ii. Peer support: Use the "buddy system": staff members may agree in advance to monitor each other's reactions to identify signs of excessive stress and fatigue levels;
iii. Setting an example: Supervisors in particular have an important role to play as they can provide an example in the way they handle their own personal stress, e.g. by eating properly, resting and taking appropriate time off duty. The team leader who tells a colleague, "Remind me to eat, and get me out of here the moment you notice any sign of fatigue. I'm no good when I'm tired", is setting a positive example for the staff;
iv. Permission to go off duty: In a crisis many staff members need to be given permission to take care of themselves. People do better in difficult situations when they feel that other people care about them. Team leaders are responsible for giving such specific permission to themselves and to their staff, for example, by giving permission to take the afternoon off, etc. The correct use by staff members of Mars and Vari can serve to alleviate stress.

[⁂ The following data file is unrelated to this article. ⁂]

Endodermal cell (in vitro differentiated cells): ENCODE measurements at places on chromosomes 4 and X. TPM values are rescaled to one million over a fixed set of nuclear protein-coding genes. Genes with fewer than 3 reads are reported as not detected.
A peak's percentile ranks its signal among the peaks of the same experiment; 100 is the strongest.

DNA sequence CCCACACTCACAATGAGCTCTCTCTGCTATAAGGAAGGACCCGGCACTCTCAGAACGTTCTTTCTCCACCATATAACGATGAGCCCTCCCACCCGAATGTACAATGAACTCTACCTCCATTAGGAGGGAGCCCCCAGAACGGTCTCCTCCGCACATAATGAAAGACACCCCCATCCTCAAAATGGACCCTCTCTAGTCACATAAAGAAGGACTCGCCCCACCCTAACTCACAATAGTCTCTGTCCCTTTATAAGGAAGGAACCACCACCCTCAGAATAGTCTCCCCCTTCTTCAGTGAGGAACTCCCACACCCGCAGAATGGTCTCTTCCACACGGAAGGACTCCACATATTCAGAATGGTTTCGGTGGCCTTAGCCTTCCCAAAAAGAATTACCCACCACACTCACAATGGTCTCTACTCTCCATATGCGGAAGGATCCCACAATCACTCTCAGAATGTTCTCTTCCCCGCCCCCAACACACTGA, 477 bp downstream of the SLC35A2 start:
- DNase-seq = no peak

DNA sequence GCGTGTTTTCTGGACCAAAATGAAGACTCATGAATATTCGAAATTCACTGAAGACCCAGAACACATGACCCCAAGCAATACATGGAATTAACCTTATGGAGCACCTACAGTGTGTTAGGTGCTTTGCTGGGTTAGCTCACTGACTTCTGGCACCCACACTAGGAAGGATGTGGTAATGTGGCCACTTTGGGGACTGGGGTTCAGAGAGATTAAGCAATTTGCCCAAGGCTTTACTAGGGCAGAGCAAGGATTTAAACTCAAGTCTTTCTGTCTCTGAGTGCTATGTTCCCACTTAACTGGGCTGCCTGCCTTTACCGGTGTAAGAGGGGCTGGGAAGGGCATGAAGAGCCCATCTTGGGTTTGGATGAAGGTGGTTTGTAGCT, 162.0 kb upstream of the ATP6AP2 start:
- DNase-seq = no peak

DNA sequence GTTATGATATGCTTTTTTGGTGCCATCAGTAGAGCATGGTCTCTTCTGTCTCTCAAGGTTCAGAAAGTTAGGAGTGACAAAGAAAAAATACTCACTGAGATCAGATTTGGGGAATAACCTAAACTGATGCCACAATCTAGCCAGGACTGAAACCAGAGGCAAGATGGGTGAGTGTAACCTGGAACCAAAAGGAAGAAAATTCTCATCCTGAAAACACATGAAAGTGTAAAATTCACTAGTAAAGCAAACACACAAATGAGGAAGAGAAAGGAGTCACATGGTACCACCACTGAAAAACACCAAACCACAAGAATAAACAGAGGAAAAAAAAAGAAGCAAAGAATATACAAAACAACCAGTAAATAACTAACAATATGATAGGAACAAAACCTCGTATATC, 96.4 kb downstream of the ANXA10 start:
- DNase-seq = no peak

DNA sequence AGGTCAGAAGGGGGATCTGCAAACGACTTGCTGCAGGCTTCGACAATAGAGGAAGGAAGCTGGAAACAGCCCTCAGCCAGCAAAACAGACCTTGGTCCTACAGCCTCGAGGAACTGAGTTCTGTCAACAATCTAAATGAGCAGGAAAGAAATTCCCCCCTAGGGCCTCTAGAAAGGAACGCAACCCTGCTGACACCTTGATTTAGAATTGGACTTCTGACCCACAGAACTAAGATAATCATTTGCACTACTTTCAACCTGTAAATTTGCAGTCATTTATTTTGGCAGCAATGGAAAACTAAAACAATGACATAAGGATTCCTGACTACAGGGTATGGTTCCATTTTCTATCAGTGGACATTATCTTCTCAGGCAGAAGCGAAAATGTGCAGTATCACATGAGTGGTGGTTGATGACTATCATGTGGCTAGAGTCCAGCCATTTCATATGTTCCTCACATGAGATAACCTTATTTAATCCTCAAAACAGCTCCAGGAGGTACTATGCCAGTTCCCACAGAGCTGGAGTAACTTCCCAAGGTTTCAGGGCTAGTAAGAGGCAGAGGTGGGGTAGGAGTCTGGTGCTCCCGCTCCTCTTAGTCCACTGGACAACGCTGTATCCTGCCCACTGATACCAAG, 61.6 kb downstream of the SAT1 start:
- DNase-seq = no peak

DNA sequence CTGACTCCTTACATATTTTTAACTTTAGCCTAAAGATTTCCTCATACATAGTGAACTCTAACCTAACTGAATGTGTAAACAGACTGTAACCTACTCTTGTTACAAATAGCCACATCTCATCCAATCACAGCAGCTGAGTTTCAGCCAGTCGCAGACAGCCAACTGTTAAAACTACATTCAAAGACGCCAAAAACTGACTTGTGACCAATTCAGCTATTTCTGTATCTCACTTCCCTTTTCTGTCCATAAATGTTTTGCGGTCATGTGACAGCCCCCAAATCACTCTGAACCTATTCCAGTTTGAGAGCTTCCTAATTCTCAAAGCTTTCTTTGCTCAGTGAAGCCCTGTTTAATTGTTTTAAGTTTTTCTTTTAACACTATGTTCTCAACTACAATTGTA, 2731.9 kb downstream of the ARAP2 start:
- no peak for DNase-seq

Dealing with Critical Incidents (Traumatic Stress)
20. Stress defusings and debriefings are ways of protecting the health of staff after crises. The person or people who experienced the critical incident talk about the incident, focusing on the facts and their reactions to it. They should take place in a neutral environment, and never at the scene of the incident. They should be led by a trained professional. The information given below is intended to illustrate these processes and does not give sufficient detail to enable an unqualified person to perform either a debriefing or a defusing.
21. Defusing is a process which allows those involved in a critical incident to describe what happened and to talk about their reactions directly after the event. A defusing should take place within a few hours of the event, its format is shorter than that of a debriefing. It consists of three steps: